We are playing historical catch-up at the moment, driven partly by the art market’s incessant quest for fresh products, but also by a widespread desire to create a more global narrative of art in the 20th century. A good candidate for this is Kim Tschang-Yeul, a Korean-born artist who, along with Park Seo Bo and Lee Ufan, helped introduce Western modernism to Korea and whose terrific paintings from the 1960s and ’70s are currently on view in the exhibition “New York to Paris” at Tina Kim.
Mr. Kim studied art in South Korea and was part of the Korean Informel, a movement that originated in France and favored vigorous, expressive abstraction. Living in Paris and New York, however, Mr. Kim produced work that evolved into what you see here: a radiant, abstract brand of Pop Art, with concentric forms rendered in an unusual mix of acrylic and cellulose lacquer on burlap or canvas. Some of the paintings, like the “Composition” series from 1969 and 1970, have centers that look almost photo-realistic. This propensity was pushed even further in canvases from the mid-70s and one here, from 1980, which have naturalistic droplets of water painted against a monochromatic ground that look so real they might seep off the canvas.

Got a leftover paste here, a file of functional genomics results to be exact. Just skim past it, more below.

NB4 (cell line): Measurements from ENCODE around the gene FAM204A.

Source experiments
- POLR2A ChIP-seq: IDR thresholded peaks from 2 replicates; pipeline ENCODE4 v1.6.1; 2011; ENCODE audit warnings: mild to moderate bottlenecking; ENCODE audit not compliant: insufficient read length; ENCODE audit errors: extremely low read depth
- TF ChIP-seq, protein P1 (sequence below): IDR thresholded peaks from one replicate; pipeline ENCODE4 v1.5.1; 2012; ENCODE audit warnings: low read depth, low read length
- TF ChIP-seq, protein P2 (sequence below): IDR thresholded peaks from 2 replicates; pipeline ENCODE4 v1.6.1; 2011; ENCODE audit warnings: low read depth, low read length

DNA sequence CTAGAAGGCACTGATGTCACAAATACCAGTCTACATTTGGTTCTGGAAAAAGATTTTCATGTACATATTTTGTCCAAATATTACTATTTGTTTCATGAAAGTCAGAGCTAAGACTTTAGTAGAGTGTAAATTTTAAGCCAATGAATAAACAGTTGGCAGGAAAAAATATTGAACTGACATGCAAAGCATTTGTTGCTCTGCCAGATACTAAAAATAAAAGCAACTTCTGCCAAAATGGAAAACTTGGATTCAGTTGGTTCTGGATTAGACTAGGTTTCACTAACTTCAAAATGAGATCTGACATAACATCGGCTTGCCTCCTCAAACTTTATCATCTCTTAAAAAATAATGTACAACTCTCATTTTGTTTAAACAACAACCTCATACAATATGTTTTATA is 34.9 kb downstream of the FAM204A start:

My favorites are the “Compositions,” though, which look like psychedelic vortexes rimmed with neon or spectral rainbows. They feel very contemporary, partly because we’re in a moment of historical remix and revival that benefits lesser-known strains of art history: Mr. Kim’s work looks as if it were painted today, rather than 40 years ago.